By Howard J. Bennett
Now that Halloween is just around the corner, I thought I should say a word or two about vampires. Not the fake ones that lurk about in horror movies, but the real ones—vampire bats—that fly around at night!
There are more than 1000 species of bats in the world, but only three of them feed on blood. All three live in Central and South America.
Bats are nocturnal creatures. They sleep during the day and come out at night to feed. They live in caves, tree hollows, and buildings. The common vampire bat has a 6- to 8-inch wingspan and a body the size of an adult thumb.
Although movie vampires suck blood from their victims, vampire bats do not. Instead, they get their dinner in a more civilized manner. After making a tiny cut in an animal’s skin with their razor-sharp teeth, they lap up the blood with their tongues. Imagine licking melted ice cream from the side of an ice cream cone and you’ll get the idea how this works.
The common vampire bat feeds on horses, pigs, and cows, while the other two species prefer birds. Although vampire bats occasionally bite humans, we are not on their regular menu.
Blood contains chemicals that cause it to clot. That’s why you stop bleeding if you’ve been injured. All blood-sucking animals have chemicals in their saliva that keep blood from clotting. The chemical in a vampire bat’s saliva is called draculin, which is an obvious nod to Count Dracula, the most famous vampire ever.
On a good night, a vampire bat will consume half its body weight in blood. If an 80-pound kid tried to do that, he would have to drink 5 gallons! However, because vampire bats are so small, they drain only a tablespoon of blood from their host.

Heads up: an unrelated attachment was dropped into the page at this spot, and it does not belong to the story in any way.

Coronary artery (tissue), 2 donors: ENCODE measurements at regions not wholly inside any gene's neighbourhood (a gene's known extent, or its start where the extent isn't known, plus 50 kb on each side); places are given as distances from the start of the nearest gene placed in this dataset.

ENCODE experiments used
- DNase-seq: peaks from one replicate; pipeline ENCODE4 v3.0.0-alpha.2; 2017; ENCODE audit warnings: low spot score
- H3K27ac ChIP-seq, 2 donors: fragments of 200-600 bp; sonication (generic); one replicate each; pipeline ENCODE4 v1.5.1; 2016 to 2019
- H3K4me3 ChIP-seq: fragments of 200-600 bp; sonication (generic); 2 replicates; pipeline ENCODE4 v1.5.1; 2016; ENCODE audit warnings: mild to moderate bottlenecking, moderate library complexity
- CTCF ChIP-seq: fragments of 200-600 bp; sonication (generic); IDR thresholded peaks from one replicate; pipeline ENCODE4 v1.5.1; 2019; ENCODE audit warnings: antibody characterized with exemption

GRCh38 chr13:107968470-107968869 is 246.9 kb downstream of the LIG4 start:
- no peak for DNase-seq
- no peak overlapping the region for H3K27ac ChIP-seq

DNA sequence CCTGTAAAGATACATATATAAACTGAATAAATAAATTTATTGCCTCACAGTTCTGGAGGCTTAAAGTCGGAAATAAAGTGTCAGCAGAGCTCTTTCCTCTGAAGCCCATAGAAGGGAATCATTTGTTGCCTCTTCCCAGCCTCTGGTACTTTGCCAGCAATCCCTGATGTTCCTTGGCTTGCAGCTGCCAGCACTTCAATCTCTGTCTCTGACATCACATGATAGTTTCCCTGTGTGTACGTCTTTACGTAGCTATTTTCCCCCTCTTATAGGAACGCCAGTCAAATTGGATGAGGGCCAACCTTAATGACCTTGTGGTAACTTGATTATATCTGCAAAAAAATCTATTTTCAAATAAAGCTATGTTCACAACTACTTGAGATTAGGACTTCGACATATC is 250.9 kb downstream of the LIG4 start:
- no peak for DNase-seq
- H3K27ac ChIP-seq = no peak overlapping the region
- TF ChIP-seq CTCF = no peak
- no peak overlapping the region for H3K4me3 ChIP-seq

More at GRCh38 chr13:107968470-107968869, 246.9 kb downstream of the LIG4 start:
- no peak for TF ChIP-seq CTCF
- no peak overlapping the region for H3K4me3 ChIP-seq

Blood is made up of solid elements like red and white blood cells and a watery substance called plasma. Because vampire bats ingest so much blood, they must eliminate excess water right away or they would be too heavy to fly. Luckily, they have very efficient kidneys and start to pee while they are still eating. That means their host’s body serves as both a cafeteria and a bathroom!
When vampire bats return to the roost, they meet face to face and groom one another. If one bat went unfed, another one will often regurgitate (throw up) blood to share his bounty. Would you do the same thing if your sister came home late for dinner one night?
Although the bite of a vampire bat is not itself dangerous, it can spread a serious disease called rabies. Therefore, if you ever see or hear about someone being bitten by a bat, tell a grownup right away. Unless, of course, it is a 4-year-old dressed up as a bat for Halloween. In that case, just give him a piece of candy.
© 2012 Howard J. Bennett. All Rights Reserved.
(First published in the Washington Post 10/27/08)
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